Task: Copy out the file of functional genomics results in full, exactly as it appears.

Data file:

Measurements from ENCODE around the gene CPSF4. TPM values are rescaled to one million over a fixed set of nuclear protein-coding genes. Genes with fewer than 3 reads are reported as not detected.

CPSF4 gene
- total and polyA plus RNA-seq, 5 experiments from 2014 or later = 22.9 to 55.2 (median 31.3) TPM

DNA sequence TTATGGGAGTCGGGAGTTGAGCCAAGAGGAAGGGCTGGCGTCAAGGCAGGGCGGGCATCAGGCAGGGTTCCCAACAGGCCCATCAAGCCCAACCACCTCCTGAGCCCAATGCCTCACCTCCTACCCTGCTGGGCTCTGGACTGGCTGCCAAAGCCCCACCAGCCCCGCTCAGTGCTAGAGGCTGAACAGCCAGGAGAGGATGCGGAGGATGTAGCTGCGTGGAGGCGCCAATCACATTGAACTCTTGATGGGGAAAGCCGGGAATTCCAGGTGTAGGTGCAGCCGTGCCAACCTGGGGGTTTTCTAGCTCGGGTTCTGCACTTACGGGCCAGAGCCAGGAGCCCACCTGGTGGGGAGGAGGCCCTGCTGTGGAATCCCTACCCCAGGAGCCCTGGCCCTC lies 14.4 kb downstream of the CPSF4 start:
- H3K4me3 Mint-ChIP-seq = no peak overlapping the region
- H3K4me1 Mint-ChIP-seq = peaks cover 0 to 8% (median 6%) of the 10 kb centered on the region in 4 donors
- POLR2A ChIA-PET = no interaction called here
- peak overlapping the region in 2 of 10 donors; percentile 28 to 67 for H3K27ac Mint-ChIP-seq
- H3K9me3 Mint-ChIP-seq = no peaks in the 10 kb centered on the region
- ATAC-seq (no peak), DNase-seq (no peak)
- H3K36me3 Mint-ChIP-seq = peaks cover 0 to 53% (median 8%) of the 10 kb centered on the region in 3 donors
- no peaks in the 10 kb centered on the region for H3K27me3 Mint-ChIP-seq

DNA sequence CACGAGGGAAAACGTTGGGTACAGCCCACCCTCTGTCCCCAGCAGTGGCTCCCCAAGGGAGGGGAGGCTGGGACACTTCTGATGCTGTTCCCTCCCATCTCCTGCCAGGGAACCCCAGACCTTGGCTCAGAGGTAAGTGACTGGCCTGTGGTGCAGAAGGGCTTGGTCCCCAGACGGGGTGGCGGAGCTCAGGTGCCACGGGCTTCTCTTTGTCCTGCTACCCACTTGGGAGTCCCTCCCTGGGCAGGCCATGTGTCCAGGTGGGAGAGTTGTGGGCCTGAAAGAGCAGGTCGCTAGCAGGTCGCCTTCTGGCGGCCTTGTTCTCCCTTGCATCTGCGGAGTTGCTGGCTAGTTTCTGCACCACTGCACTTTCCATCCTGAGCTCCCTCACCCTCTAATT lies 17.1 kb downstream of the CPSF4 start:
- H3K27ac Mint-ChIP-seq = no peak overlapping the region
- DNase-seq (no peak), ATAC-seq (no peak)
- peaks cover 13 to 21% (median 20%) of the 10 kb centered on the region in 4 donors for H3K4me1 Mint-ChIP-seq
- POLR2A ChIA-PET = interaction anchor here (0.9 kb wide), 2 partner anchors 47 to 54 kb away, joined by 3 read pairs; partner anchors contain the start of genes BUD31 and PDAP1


Measurements from ENCODE around the gene CPSF4. TPM values are rescaled to one million over a fixed set of nuclear protein-coding genes. Genes with fewer than 3 reads are reported as not detected.

CPSF4 gene
- total and polyA plus RNA-seq, 5 experiments from 2014 or later = 22.9 to 55.2 (median 31.3) TPM

DNA sequence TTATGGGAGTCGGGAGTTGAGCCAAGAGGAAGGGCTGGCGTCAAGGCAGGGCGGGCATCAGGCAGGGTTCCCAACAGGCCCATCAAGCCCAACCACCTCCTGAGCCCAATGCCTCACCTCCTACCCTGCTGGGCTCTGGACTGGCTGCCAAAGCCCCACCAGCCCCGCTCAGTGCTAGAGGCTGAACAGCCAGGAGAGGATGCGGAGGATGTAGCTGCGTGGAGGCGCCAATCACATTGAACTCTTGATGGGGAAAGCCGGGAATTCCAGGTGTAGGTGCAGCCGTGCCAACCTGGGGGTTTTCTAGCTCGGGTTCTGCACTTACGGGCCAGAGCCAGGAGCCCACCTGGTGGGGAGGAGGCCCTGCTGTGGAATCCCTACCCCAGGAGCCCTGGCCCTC lies 14.4 kb downstream of the CPSF4 start:
- H3K4me3 Mint-ChIP-seq = no peak overlapping the region
- H3K4me1 Mint-ChIP-seq = peaks cover 0 to 8% (median 6%) of the 10 kb centered on the region in 4 donors
- POLR2A ChIA-PET = no interaction called here
- peak overlapping the region in 2 of 10 donors; percentile 28 to 67 for H3K27ac Mint-ChIP-seq
- H3K9me3 Mint-ChIP-seq = no peaks in the 10 kb centered on the region
- ATAC-seq (no peak), DNase-seq (no peak)
- H3K36me3 Mint-ChIP-seq = peaks cover 0 to 53% (median 8%) of the 10 kb centered on the region in 3 donors
- no peaks in the 10 kb centered on the region for H3K27me3 Mint-ChIP-seq

DNA sequence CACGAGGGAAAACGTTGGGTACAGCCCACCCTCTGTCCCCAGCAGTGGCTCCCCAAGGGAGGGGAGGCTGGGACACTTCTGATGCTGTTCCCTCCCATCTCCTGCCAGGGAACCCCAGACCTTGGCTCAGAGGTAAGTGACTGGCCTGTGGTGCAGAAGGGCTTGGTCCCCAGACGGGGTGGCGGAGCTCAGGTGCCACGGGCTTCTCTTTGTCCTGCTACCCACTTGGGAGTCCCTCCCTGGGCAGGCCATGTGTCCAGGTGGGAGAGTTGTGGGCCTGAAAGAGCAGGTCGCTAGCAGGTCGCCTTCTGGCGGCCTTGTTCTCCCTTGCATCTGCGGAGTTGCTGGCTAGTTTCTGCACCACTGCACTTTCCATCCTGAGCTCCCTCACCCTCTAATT lies 17.1 kb downstream of the CPSF4 start:
- H3K27ac Mint-ChIP-seq = no peak overlapping the region
- DNase-seq (no peak), ATAC-seq (no peak)
- peaks cover 13 to 21% (median 20%) of the 10 kb centered on the region in 4 donors for H3K4me1 Mint-ChIP-seq
- POLR2A ChIA-PET = interaction anchor here (0.9 kb wide), 2 partner anchors 47 to 54 kb away, joined by 3 read pairs; partner anchors contain the start of genes BUD31 and PDAP1